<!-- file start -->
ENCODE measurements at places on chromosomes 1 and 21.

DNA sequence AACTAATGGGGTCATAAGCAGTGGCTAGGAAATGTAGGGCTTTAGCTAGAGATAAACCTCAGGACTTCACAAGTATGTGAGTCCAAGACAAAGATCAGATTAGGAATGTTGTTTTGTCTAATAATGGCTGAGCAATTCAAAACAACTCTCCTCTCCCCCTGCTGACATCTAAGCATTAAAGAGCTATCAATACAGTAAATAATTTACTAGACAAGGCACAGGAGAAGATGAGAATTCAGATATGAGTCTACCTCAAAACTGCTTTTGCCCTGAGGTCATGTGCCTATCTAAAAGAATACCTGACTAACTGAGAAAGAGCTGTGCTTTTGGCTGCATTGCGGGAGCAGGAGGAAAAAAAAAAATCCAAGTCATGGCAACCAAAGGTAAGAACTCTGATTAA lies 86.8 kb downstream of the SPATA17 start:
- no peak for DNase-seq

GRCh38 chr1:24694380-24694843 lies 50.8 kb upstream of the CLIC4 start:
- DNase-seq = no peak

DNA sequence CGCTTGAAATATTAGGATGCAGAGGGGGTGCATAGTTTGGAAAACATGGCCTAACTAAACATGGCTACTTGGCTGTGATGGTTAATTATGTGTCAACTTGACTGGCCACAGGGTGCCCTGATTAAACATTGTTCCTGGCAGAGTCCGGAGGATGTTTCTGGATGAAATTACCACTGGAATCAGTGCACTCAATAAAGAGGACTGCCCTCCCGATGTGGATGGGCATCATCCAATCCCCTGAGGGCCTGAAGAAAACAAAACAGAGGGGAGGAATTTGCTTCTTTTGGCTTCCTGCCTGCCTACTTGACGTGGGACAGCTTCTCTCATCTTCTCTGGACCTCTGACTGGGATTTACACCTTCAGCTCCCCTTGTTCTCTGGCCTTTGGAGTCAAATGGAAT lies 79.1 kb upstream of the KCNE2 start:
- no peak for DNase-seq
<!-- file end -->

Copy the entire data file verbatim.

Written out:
ENCODE measurements at places on chromosomes 1 and 21.

DNA sequence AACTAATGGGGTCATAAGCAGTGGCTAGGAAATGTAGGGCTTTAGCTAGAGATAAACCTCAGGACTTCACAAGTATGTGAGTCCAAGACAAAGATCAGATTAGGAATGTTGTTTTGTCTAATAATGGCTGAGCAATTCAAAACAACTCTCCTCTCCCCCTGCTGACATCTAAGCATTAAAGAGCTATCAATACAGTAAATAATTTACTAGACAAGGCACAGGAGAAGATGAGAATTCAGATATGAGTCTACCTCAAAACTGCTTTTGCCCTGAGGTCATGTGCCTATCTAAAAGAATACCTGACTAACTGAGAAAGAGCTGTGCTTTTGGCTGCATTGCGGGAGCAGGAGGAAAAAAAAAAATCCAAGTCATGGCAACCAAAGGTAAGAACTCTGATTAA lies 86.8 kb downstream of the SPATA17 start:
- no peak for DNase-seq

GRCh38 chr1:24694380-24694843 lies 50.8 kb upstream of the CLIC4 start:
- DNase-seq = no peak

DNA sequence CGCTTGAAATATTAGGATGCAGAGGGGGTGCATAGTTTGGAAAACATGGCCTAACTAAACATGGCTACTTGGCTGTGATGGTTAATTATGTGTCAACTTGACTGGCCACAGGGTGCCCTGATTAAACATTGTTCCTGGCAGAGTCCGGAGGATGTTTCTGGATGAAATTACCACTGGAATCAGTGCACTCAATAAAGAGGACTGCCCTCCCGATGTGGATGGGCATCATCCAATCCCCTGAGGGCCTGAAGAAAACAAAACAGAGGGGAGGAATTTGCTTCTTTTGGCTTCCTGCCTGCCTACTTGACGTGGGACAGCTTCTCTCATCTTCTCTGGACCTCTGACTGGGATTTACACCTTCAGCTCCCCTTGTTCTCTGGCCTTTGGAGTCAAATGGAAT lies 79.1 kb upstream of the KCNE2 start:
- no peak for DNase-seq